The quarterly earnings show marginal improvements under Mayer's leadership. Though Q1 2013 did not show any improvement, it could not be termed as a disappointing quarter as per the company's standards since it posted positive numbers. The company announced that the active mobile users increased from 200 million in January to 300 million in April.

Mayer has been successful in reviving the company, which is also reflected in the optimism and sentiments of investors - the stock has surged more than 74% since Mayer took charge. The other positives Mayer's leadership brought in were the increase in the number of job applicants, the trust regained with employees, and an emphasis on creativity.

A peculiar trend was observed in Yahoo's increased workforce -- 14% of the increased workforce who joined the company after Mayer became CEO was constituted of ex-employees of Yahoo. She managed to gain employees' trust by boosting their morale and also giving an opportunity to her employees to test novel products. Mayer has taken risks larger than the appetite of Yahoo; however, if the bets turn favorable, the payoff would be huge. For now, it could be said that Mayer has successfully turned around a company that was on the verge of bankruptcy.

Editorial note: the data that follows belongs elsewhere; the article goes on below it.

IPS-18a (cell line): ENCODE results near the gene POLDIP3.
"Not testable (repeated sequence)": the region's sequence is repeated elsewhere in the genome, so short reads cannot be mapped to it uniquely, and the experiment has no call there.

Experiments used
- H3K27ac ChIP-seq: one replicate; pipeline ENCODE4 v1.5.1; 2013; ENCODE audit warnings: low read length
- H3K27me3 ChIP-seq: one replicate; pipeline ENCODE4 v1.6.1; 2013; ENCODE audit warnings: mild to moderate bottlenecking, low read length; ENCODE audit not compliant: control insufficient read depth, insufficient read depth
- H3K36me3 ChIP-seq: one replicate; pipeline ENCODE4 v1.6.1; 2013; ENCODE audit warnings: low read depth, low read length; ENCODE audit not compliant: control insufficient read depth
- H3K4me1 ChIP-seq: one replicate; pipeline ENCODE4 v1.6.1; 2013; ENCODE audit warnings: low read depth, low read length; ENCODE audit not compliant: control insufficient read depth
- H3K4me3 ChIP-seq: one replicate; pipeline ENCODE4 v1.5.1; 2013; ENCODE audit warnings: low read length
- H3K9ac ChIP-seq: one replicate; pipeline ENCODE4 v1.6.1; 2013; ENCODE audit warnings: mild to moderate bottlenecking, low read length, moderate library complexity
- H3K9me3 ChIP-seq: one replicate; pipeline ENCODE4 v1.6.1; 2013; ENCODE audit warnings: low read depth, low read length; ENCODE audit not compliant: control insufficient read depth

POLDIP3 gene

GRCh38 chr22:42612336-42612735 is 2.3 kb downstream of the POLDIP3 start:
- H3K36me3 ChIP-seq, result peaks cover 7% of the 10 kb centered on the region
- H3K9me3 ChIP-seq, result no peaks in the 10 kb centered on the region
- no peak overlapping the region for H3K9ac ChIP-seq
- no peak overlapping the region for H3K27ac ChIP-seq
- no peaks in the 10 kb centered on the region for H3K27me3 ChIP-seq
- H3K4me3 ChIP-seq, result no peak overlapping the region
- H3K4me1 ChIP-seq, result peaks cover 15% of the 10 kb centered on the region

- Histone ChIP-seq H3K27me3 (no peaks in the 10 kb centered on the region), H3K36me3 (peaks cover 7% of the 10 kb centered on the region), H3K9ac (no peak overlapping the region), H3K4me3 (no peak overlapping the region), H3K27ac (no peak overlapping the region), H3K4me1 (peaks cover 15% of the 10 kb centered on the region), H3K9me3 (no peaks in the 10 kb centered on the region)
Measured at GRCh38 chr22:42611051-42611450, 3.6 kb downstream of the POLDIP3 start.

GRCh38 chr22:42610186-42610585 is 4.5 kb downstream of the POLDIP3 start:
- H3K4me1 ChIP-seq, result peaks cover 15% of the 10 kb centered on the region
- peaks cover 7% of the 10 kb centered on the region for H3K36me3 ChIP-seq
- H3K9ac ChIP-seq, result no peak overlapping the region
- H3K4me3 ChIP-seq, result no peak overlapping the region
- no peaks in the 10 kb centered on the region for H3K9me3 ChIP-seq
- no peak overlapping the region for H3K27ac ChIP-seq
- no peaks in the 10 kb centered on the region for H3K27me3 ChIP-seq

Disclosure: I have no positions in any stocks mentioned, and no plans to initiate any positions within the next 72 hours. I wrote this article myself, and it expresses my own opinions. I am not receiving compensation for it (other than from Seeking Alpha). I have no business relationship with any company whose stock is mentioned in this article.

Source: How Things Have Changed Since Marissa Mayer Took Over As Yahoo CEO